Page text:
Section 1 Workbook (unit 3) ANSWERS

Section 1 Workbook (unit 3) ANSWERS Section 1 Workbook (unit 3) ANSWERS Complete the following table: nucleotide DNA RN B1. Analyze the functional inter-relationships of cell structures. 1) Describe the function and structure of these organelles.

More information

Study Guide B. Answer Key. Chemistry of Life

Study Guide B. Answer Key. Chemistry of Life Chemistry of Life Answer Key SECTION 1. ATOMS, IONS, AND MOLECULES 1. An element is a certain type of atom. 2. Sketch should resemble one of the illustrations in Figure 1.2 in Section 1. Nucleus should

More information

Atoms Atom smallest part of an element that has the characteristics of that element. Each element has a distinct atom based on structure.

Atoms Atom smallest part of an element that has the characteristics of that element. Each element has a distinct atom based on structure. Atoms Atom smallest part of an element that has the characteristics of that element. Each element has a distinct atom based on structure. Nucleus- positively charged contains protons (p+), neutrons(n0),

More information

Bacteria. Prokaryotic Cells. Very small cells Have cell wall No nucleus No membrane bound organelles

Bacteria. Prokaryotic Cells. Very small cells Have cell wall No nucleus No membrane bound organelles Cells Chapter 7 The Cell Theory All living things are composed of cells Cells are the basic unit of structure and function in living things New cells are produced from existing cells Bacteria Prokaryotic

More information

1. Define and give an example of the following:

1. Define and give an example of the following: Name: KEY Date: / / HR: Section 1 Chemistry of Life CHAPTER 3 CELL PROCESSES REVIEW 1. Define and give an example of the following: a. Atoms invisible particles that make up all mater; made from protons,

More information

Carbohydrates, Lipids, and Proteins 3.2

Carbohydrates, Lipids, and Proteins 3.2 Carbohydrates, Lipids, and Proteins 3.2 Organic vs. Inorganic compounds Organic compounds contain carbon and are found in living organisms Exceptions: hydrocarbonates, carbonates, oxides of carbon. Inorganic

More information

Instructional Resources/Materials: Cell vocabulary cards printed (class set) Enough for each student (See card sort below)

Instructional Resources/Materials: Cell vocabulary cards printed (class set) Enough for each student (See card sort below) Grade Level/Course: 7 th grade Life Science Lesson/Unit Plan Name: Cell Card Sort Rationale/Lesson Abstract: Cell vocabulary building, students identify and share vocabulary meaning. Timeframe: 10 to 20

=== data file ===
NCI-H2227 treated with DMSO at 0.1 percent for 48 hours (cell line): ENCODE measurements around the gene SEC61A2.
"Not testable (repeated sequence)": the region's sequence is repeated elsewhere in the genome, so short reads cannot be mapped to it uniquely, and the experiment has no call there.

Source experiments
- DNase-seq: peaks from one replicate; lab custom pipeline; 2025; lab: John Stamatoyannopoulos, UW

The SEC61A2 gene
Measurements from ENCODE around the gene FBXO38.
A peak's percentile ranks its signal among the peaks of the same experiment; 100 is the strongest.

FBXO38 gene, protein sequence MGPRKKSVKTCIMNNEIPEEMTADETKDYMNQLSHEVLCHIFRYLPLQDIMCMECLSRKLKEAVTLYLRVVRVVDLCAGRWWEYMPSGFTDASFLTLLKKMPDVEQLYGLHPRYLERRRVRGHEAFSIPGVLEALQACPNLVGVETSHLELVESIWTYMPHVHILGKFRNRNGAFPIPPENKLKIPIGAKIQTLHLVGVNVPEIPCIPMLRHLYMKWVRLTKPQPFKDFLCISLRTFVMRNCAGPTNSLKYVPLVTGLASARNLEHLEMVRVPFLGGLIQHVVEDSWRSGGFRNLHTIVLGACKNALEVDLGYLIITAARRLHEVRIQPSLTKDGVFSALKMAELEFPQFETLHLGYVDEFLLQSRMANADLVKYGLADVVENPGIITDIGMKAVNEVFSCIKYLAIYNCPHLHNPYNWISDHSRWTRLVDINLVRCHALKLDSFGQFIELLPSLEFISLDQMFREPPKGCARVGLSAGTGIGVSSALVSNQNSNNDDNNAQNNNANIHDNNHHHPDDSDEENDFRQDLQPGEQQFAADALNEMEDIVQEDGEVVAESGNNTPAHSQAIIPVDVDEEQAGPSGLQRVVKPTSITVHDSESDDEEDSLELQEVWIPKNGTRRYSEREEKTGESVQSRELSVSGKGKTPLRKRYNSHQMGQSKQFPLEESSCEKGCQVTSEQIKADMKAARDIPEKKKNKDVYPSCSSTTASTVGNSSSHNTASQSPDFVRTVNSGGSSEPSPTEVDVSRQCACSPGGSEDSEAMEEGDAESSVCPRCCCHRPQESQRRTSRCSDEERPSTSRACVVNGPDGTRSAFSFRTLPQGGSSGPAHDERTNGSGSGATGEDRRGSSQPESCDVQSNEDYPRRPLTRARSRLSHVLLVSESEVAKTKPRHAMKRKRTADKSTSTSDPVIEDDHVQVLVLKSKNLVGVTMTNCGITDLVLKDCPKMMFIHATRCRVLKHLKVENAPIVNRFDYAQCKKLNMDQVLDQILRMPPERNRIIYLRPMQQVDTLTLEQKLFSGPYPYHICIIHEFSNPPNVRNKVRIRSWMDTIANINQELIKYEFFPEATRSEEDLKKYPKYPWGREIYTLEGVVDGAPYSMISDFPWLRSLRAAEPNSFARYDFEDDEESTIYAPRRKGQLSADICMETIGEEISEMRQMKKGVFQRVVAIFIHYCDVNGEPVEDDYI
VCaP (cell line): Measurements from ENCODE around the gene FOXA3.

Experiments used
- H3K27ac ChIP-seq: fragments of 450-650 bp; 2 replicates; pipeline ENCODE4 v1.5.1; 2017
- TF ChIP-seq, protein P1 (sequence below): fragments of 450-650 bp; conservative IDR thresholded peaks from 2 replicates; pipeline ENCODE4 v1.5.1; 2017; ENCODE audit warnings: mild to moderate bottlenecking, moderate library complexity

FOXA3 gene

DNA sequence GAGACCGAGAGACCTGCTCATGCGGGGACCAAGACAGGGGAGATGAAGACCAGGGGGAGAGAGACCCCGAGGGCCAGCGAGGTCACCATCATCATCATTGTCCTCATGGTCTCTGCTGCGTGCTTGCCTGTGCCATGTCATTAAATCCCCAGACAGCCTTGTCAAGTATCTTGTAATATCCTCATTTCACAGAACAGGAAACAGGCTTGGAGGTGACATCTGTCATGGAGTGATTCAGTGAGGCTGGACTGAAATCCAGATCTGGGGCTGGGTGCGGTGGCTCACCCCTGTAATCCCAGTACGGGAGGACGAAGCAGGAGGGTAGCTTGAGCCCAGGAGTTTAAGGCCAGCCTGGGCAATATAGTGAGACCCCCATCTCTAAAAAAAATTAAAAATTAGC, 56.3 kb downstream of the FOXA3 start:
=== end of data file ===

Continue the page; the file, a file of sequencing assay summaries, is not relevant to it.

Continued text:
More information

Cell Organelles. a review of structure and function

Cell Organelles. a review of structure and function Cell Organelles a review of structure and function TEKS and Student Expectations (SE s) B.4 Science concepts. The student knows that cells are the basic structures of all living things with specialized

More information

Biology: Science for Life with Physiology, 5e (Belk) Chapter 2 Science Fiction, Bad Science, and Pseudoscience: Water, Biochemistry, and Cells

Biology: Science for Life with Physiology, 5e (Belk) Chapter 2 Science Fiction, Bad Science, and Pseudoscience: Water, Biochemistry, and Cells Biology: Science for Life with Physiology, 5e (Belk) Chapter 2 Science Fiction, Bad Science, and Pseudoscience: Water, Biochemistry, and Cells 1) Which feature is present in all known living things? A)

More information

Chapter 3. Cellular Structure and Function Worksheets. 39 www.ck12.org

Chapter 3. Cellular Structure and Function Worksheets. 39 www.ck12.org Chapter 3 Cellular Structure and Function Worksheets (Opening image copyright by Sebastian Kaulitzki, 2010. Used under license from Shutterstock.com.) Lesson 3.1: Introduction to Cells Lesson 3.2: Cell

More information

Carbohydrates: Sugars and starches they serve as energy and food source compounds Made of carbon and hydrogen and oxygen

Carbohydrates: Sugars and starches they serve as energy and food source compounds Made of carbon and hydrogen and oxygen Cell Processes (chemistry and respiration) Organic compounds they always contain carbon 4 types that you need to know: Lipids (fats, oils and waxes), Carbohydrates, Proteins and nucleic acids Inorganic

More information

Lesson Overview. Carbon Compounds. Lesson Overview 2.3

Lesson Overview. Carbon Compounds. Lesson Overview 2.3 Lesson Overview 2.3 The Chemistry of Carbon Carbon atoms can form strong covalent bonds with many other elements. Molecules containing carbon are called organic. Living organisms are composed of molecules

More information

Cell Processes. Chapter Review

Cell Processes. Chapter Review Name Date Class Chapter Review Cell Processes Part A. Vocabulary Review Directions: Select the term from the following list that matches each description. active transport energy enzyme inorganic compound

More information

Organelles. Organelles. Two Types of Cell. Cell Organelle. Prokaryotes (Prokaryotic Cells) Eukaryotes (Eukaryotic Cells) Both cells function similarly

Organelles. Organelles. Two Types of Cell. Cell Organelle. Prokaryotes (Prokaryotic Cells) Eukaryotes (Eukaryotic Cells) Both cells function similarly Cell Organelle Two Types of Cell Prokaryotes (Prokaryotic Cells) Eukaryotes (Eukaryotic Cells) Two Types of Eukaryotic Cells 1. Animal Cell 2. Plant Cell Both cells function similarly Organelles Organelle

More information

1. The lipid layer that forms the foundation of cell membranes is primarily composed of molecules called.